The growing need for water has pressured society and governments to focus more on preservation, planning and management of this natural resource, in which is fundamental to ecosystems and especially to humans. In this sense, the goal of this study was to analyze the national policy of water resources in Brazil and Italy, figuring out aspects that could promote its improvement, aiming at the preservation of water sources, guaranteeing satisfactory quantity and quality. They were carried out in 2019 by the environmental agencies of both countries, listing the main disciplinary regulations. The results show that although they are countries with different realities, they resemble similarities in managerial aspects of water resources, with legislation addressing qualitative and quantitative aspects of water, with guiding principles, instruments and actions aimed at the defence of this natural resource.
ARTICLE | doi:10.20944/preprints201805.0292.v1
Subject: Arts And Humanities, Philosophy Keywords: scenarios; world views; values; policies; models and modes of science
Online: 22 May 2018 (08:26:23 CEST)
In situations of uncertainty, scenarios serve as input for evidence-based decision making. However, past experience shows that not all scenarios are treated equally, and we hypothise that only those based ion a world view shared by decision makers are perceived as credible and receive full attention. While intuitively plausible, this hypothesis has not been analysed by quantitative correlation analyses, so instead of drawing on quantitative data the paper analyses the archetypical scenarios developed in the ALARM project to substantiate the plausibility by a comparative analysis of world views, value systems and policy orientations. Shock scenarios are identified as a means to explore the possibility space of future developments beyond the linear developments models and most scenario storylines suggest. The analysis shows that the typical scenarios are based on mutually exclusive assumptions. In conclusion, a comparison of storyline and empirical data can reveal misperceptions, policy failures and the need to rethink world views as a necessary step to open up to new challenges. Deeply held beliefs will make this a transition unlikely to happen without severs crises, if not dedicated efforts to reveal the role of world views for scenarios and policies are undertaken.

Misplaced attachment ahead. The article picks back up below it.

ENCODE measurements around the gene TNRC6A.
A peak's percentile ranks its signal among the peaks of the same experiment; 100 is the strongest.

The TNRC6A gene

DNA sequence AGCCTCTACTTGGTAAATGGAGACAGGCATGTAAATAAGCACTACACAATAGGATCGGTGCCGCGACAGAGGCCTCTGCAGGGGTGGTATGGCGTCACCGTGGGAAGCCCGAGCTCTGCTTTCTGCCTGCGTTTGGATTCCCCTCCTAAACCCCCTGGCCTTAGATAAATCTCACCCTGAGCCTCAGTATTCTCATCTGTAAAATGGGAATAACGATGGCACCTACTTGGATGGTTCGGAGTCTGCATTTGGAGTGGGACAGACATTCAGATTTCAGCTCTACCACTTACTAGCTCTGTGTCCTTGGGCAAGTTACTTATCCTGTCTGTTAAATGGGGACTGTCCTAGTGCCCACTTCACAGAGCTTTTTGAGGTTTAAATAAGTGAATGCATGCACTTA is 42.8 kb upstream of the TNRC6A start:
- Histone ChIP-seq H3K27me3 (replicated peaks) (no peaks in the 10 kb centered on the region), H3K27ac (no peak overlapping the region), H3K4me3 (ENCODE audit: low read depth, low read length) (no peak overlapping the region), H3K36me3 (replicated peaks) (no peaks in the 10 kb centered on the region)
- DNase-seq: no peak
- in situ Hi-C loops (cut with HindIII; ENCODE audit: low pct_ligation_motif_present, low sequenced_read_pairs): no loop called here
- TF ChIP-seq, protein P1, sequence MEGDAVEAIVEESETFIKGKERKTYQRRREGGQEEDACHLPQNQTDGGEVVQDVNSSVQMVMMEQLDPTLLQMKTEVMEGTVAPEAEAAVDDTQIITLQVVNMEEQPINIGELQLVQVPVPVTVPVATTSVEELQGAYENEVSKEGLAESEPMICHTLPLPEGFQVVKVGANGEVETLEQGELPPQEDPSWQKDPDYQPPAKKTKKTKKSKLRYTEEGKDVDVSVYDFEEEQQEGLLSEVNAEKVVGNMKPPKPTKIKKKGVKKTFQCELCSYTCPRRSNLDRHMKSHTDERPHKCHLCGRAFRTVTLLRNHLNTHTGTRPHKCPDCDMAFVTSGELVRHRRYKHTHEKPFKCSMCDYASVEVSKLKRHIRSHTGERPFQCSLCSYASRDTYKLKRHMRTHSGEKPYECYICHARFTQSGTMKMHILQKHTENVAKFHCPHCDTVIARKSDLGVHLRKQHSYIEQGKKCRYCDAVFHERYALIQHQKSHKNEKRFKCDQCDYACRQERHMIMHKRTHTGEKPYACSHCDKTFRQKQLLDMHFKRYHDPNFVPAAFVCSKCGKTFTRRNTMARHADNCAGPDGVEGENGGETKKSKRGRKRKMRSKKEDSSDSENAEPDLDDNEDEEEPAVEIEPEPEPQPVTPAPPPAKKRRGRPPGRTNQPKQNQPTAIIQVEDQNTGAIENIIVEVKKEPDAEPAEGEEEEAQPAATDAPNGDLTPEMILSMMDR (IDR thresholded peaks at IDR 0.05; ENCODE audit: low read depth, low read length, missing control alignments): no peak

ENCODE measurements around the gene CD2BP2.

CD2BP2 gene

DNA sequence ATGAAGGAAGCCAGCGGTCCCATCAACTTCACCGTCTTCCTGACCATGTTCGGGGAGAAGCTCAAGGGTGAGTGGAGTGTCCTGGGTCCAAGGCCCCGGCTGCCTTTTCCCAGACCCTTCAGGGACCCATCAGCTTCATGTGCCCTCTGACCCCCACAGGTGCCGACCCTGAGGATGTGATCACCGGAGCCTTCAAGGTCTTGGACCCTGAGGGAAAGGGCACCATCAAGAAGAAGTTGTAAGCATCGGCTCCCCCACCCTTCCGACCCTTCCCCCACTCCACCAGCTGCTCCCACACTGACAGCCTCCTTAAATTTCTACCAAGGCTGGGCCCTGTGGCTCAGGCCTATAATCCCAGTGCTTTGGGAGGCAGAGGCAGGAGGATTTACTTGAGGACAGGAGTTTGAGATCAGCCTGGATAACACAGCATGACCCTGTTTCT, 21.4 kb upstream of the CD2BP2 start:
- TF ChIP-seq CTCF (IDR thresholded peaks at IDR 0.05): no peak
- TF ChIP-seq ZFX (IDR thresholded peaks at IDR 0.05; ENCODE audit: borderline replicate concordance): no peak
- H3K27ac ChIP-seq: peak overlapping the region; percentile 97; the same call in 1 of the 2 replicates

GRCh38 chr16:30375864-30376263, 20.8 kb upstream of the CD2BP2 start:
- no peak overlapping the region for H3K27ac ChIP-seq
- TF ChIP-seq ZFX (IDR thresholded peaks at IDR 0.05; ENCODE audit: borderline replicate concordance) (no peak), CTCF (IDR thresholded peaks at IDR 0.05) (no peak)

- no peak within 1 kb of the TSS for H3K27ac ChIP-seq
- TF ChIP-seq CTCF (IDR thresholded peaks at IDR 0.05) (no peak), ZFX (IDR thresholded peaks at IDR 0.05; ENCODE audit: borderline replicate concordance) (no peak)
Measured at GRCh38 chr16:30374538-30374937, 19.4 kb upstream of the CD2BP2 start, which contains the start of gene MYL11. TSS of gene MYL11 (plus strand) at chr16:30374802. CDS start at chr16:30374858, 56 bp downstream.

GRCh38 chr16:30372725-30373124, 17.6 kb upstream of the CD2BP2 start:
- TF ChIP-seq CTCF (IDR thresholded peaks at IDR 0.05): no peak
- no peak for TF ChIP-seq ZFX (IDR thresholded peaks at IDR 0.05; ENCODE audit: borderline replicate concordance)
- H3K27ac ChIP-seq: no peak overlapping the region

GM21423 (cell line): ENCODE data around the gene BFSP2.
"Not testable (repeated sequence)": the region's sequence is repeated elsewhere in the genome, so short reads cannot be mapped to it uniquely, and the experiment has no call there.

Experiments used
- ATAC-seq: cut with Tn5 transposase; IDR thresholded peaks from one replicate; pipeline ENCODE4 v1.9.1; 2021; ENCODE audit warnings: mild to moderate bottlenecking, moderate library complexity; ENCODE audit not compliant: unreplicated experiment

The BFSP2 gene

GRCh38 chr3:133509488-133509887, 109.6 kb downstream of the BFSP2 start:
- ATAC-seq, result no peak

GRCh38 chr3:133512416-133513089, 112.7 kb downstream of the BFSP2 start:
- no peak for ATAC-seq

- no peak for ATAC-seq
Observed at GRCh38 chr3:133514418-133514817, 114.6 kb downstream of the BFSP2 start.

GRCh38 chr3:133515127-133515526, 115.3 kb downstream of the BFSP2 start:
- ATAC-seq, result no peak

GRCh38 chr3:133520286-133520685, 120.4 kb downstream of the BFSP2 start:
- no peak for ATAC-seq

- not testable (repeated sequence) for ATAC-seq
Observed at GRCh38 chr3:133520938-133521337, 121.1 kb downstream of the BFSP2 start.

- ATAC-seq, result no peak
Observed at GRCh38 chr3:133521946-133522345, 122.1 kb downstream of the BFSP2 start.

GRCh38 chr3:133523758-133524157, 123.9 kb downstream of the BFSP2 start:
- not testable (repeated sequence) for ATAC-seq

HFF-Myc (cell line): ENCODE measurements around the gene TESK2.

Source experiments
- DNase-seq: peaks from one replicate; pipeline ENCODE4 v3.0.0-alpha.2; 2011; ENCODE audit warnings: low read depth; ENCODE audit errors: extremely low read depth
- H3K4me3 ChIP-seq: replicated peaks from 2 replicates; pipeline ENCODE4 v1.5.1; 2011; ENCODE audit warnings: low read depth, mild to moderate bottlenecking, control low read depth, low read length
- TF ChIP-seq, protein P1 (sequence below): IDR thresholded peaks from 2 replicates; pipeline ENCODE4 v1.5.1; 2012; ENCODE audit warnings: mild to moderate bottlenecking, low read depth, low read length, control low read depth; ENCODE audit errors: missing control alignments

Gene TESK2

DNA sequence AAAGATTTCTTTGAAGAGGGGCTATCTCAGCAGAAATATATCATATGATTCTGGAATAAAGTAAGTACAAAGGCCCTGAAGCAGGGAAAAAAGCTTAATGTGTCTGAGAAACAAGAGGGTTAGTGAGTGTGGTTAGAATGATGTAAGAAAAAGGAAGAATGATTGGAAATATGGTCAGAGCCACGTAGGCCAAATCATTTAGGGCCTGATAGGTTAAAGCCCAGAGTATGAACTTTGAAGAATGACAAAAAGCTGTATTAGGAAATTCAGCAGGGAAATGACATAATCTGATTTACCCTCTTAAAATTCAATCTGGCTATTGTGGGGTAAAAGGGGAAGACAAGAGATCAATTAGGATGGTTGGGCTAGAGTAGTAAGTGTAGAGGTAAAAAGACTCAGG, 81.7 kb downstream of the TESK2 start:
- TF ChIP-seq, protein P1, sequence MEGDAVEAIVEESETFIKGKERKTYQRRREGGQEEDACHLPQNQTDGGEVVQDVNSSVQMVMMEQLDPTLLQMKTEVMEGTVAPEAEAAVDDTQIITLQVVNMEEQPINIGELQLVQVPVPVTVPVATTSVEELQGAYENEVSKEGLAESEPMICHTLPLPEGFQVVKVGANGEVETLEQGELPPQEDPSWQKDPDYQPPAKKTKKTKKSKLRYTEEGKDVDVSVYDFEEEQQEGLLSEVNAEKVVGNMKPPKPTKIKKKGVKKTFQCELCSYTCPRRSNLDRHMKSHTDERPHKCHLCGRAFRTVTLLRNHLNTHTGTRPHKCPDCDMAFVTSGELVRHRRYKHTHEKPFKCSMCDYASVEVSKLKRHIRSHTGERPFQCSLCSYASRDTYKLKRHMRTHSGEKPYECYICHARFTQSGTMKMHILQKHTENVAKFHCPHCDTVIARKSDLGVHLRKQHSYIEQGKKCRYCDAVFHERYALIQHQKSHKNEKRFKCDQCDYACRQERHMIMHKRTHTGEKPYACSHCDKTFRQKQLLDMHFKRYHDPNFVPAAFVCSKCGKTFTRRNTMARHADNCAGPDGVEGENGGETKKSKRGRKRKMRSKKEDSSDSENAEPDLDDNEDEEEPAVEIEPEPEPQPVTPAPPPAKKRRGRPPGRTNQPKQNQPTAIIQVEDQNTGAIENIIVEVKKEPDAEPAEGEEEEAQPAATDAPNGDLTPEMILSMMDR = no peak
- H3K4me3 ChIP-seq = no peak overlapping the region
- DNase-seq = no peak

ARTICLE | doi:10.20944/preprints201706.0100.v2
Subject: Environmental And Earth Sciences, Environmental Science Keywords: biodiversity; climate change; climate refugia; forest conservation policies; forest conversion
Online: 3 August 2017 (06:11:35 CEST)
A scenario-based approach to the impacts of land use and climate change can help in identifying future policy directions. This study models the impacts of different land use and climate change scenarios on the forest ecosystems of South Korea to identify national-scale forest policy options. Climatically suitable forest areas for 1,031 climate vulnerable plant species were identified for current time and for 2050. We calculated change in species richness under four climate projections. We built forest conversion models and created four 2050 forest scenarios: (1) forest loss continues at current rates; (2) similar loss, but with conservation in areas with suitable future climates; (3) a reduction of loss by 50%; and (4) a combination of preservation and overall reduction of loss by 50%. We then crossed the forest conversion models with the climate-driven change in species richness, and categorized current forest areas into four classes to offer forest policy alternatives. By deploying the scenarios which preserve climatically suitable forests, the average species richness where forests converting to other land uses reduced significantly. We suggest conserving forests with suitable climates for biodiversity conservation and the establishment of forest plantations targeted to areas where species richness will decline based on our results.